With the Supreme Court set to rule on the Affordable Care Act, the entire law could well be nullified if the individual mandate is ruled both unconstitutional and inseparable. With it would go a provision that allows young adults to stay on their parents’ health insurance plans until they turn 26, providing a safety net for the young and unemployed in an adverse hiring market.
How much would it cost young Americans to move from their parents’ employer-based plans to the individual market? By NerdWallet’s estimates, the nationwide cost difference between the average cost to add a dependent to an employer-based plan, and the average individual market premium for 18 to 24-year-olds, ranges from $539 to $773. But certain states and cohorts would pay far more, in one case facing $2,000 more in health care premiums on the individual market.
Employer-based plans cover the majority of Americans: 55% of the insured receive health care through work. What’s more, the employer covers on average 2/3 of the bill. For youth under 26, losing the Obamacare provision would deliver a triple blow. Adding a dependent to an employer-based family plan is relatively inexpensive, but purchasing single coverage and going through individual market both send costs spiraling. Out-of-work youths would also have to pay the premium themselves, rather than share the cost with an employer.
NerdWallet analyzed employer-based health premiums as well as premiums purchased on the individual market and found the cost differences to be significant, with the potential to price out-of-work youth out of the health insurance market.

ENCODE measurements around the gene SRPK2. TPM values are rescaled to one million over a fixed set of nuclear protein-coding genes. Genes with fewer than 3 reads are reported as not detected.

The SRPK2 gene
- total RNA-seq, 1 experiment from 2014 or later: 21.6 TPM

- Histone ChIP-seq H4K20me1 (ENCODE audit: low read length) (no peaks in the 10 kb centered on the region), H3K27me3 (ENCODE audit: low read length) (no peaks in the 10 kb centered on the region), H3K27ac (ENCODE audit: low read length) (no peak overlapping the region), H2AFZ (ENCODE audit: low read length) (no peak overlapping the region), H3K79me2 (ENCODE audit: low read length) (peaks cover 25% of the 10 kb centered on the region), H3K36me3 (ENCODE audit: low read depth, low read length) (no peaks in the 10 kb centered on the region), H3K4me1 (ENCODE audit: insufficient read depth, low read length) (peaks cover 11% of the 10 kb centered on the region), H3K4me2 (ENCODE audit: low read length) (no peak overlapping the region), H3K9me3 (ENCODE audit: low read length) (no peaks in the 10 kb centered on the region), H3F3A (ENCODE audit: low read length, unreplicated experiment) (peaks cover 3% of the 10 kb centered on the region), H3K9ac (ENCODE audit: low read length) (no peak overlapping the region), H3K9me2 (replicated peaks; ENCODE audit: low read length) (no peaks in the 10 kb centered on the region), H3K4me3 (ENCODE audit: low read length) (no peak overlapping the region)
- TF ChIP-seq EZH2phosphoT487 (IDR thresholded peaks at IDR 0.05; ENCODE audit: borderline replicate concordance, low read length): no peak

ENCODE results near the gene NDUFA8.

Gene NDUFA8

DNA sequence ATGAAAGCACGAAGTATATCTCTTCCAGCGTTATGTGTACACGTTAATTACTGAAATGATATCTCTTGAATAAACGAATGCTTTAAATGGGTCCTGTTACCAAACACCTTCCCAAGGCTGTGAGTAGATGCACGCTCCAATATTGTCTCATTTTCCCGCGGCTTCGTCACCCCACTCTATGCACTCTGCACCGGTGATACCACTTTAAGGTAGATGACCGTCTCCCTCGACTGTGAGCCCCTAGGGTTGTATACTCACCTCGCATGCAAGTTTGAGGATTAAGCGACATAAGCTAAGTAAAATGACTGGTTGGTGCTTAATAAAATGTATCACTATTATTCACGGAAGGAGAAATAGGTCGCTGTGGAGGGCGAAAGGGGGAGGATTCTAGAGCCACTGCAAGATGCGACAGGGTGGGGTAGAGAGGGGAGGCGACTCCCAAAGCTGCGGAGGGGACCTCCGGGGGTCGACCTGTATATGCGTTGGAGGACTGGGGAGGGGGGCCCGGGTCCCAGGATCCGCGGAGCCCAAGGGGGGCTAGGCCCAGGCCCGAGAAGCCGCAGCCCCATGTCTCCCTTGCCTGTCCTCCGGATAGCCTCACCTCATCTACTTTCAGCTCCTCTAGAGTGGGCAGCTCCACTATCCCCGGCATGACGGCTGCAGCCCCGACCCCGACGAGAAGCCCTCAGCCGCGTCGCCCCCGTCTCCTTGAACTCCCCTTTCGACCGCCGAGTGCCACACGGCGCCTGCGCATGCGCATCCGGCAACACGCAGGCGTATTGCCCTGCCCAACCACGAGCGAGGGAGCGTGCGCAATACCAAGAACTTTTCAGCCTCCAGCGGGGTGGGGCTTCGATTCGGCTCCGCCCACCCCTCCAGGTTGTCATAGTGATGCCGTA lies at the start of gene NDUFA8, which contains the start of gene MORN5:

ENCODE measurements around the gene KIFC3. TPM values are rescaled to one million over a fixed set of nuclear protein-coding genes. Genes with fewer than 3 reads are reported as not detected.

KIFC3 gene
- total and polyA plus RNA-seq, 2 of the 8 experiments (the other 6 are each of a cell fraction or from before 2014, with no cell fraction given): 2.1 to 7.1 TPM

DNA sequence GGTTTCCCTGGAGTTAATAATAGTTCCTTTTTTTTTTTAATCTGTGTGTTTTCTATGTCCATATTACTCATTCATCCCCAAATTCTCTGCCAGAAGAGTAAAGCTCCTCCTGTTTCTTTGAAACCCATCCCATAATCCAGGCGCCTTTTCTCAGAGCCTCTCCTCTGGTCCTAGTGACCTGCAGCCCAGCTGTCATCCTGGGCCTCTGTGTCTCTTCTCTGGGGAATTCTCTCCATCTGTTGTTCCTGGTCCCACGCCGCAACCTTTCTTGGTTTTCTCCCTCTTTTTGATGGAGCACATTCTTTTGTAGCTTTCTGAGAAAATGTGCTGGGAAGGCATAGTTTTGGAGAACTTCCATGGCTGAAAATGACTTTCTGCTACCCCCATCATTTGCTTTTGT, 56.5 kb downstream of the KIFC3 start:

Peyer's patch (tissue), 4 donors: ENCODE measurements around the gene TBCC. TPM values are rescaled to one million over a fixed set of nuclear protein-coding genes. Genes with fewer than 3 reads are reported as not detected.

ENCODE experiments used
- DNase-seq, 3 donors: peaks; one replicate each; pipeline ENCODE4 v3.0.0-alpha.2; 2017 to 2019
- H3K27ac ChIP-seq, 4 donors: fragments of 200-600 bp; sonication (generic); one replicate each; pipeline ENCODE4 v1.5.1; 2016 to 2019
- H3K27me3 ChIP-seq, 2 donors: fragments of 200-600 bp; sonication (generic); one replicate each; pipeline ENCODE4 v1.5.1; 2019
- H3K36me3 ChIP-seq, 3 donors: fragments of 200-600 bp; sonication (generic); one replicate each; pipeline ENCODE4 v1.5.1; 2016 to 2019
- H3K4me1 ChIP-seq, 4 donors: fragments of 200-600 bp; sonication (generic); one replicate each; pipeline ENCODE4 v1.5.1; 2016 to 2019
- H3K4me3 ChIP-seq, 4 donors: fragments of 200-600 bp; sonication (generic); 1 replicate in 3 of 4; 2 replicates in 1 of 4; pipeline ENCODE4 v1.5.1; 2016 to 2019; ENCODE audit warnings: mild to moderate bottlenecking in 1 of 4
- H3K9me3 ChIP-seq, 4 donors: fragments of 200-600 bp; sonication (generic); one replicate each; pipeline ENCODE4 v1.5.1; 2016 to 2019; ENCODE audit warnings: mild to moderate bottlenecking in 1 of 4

Among the key findings:
- Youth aged 18 to 24 nationwide would pay an average of $656 more on the individual market.
- Women fared the worst: females in that cohort would pay $773 more.
- Rhode Islanders would face the worst losses. Because of high premiums on the individual market, 18 to 24-year-olds as a whole would pay over $1,800 more than under Obamacare.
- Rhode Island women were the worst off of any state and cohort, paying over $2,000 more.
- 18 to 24-year-olds overall would pay more than $1,000 extra every year in:
- Connecticut, Montana, Nevada, New Hampshire, Rhode Island and Virginia
- Women of that age would pay more than $1,000 extra in those states, as well as:
- Georgia, Oklahoma, Pennsylvania, South Carolina and Tennessee.
Differences in individual market premiums largely drove the inter-state disparities: while the cost to the worker of adding a child may be slightly higher, residents of some states paid far more in individual market premiums.
Caveat: The study compares the average employee contribution to add a dependent and the average premium on the individual market for 18 to 24-year-olds. Certain plans (PPO’s, for example) would cost more than the average, while high-deductible plans would cost less. A 2009 study of individual market health savings account/high deductible plans found that 21% of enrollees were under 19, and an additional 11% were between 20 and 29. The cost to buy on the individual market is also highly dependent on age and gender; the ACA prohibits gender- or age-based pricing when adding a dependent.